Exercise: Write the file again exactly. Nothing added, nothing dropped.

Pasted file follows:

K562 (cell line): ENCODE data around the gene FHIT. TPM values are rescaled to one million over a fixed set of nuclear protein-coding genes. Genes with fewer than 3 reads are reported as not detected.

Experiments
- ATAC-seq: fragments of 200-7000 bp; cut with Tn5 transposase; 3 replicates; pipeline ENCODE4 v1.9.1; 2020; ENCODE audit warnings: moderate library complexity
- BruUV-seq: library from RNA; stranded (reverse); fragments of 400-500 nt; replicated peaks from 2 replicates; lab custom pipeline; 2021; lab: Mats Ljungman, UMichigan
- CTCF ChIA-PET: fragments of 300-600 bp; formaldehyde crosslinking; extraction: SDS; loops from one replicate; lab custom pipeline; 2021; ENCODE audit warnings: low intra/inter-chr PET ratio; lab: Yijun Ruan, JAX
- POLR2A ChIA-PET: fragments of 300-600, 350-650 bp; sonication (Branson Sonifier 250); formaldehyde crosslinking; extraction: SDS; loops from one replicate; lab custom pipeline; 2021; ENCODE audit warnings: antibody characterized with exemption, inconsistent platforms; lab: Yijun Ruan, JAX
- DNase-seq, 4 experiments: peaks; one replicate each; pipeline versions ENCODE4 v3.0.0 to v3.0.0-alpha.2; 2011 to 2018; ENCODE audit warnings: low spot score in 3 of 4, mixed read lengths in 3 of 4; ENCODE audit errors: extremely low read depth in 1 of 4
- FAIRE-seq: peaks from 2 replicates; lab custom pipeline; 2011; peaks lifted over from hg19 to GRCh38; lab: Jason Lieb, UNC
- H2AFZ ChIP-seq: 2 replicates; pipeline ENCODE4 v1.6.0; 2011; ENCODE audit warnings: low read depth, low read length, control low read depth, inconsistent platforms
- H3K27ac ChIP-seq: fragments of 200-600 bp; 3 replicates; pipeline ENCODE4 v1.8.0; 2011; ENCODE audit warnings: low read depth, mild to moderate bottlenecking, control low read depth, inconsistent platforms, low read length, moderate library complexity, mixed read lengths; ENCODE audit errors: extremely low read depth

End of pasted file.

K562 (cell line): ENCODE data around the gene FHIT. TPM values are rescaled to one million over a fixed set of nuclear protein-coding genes. Genes with fewer than 3 reads are reported as not detected.

Experiments
- ATAC-seq: fragments of 200-7000 bp; cut with Tn5 transposase; 3 replicates; pipeline ENCODE4 v1.9.1; 2020; ENCODE audit warnings: moderate library complexity
- BruUV-seq: library from RNA; stranded (reverse); fragments of 400-500 nt; replicated peaks from 2 replicates; lab custom pipeline; 2021; lab: Mats Ljungman, UMichigan
- CTCF ChIA-PET: fragments of 300-600 bp; formaldehyde crosslinking; extraction: SDS; loops from one replicate; lab custom pipeline; 2021; ENCODE audit warnings: low intra/inter-chr PET ratio; lab: Yijun Ruan, JAX
- POLR2A ChIA-PET: fragments of 300-600, 350-650 bp; sonication (Branson Sonifier 250); formaldehyde crosslinking; extraction: SDS; loops from one replicate; lab custom pipeline; 2021; ENCODE audit warnings: antibody characterized with exemption, inconsistent platforms; lab: Yijun Ruan, JAX
- DNase-seq, 4 experiments: peaks; one replicate each; pipeline versions ENCODE4 v3.0.0 to v3.0.0-alpha.2; 2011 to 2018; ENCODE audit warnings: low spot score in 3 of 4, mixed read lengths in 3 of 4; ENCODE audit errors: extremely low read depth in 1 of 4
- FAIRE-seq: peaks from 2 replicates; lab custom pipeline; 2011; peaks lifted over from hg19 to GRCh38; lab: Jason Lieb, UNC
- H2AFZ ChIP-seq: 2 replicates; pipeline ENCODE4 v1.6.0; 2011; ENCODE audit warnings: low read depth, low read length, control low read depth, inconsistent platforms
- H3K27ac ChIP-seq: fragments of 200-600 bp; 3 replicates; pipeline ENCODE4 v1.8.0; 2011; ENCODE audit warnings: low read depth, mild to moderate bottlenecking, control low read depth, inconsistent platforms, low read length, moderate library complexity, mixed read lengths; ENCODE audit errors: extremely low read depth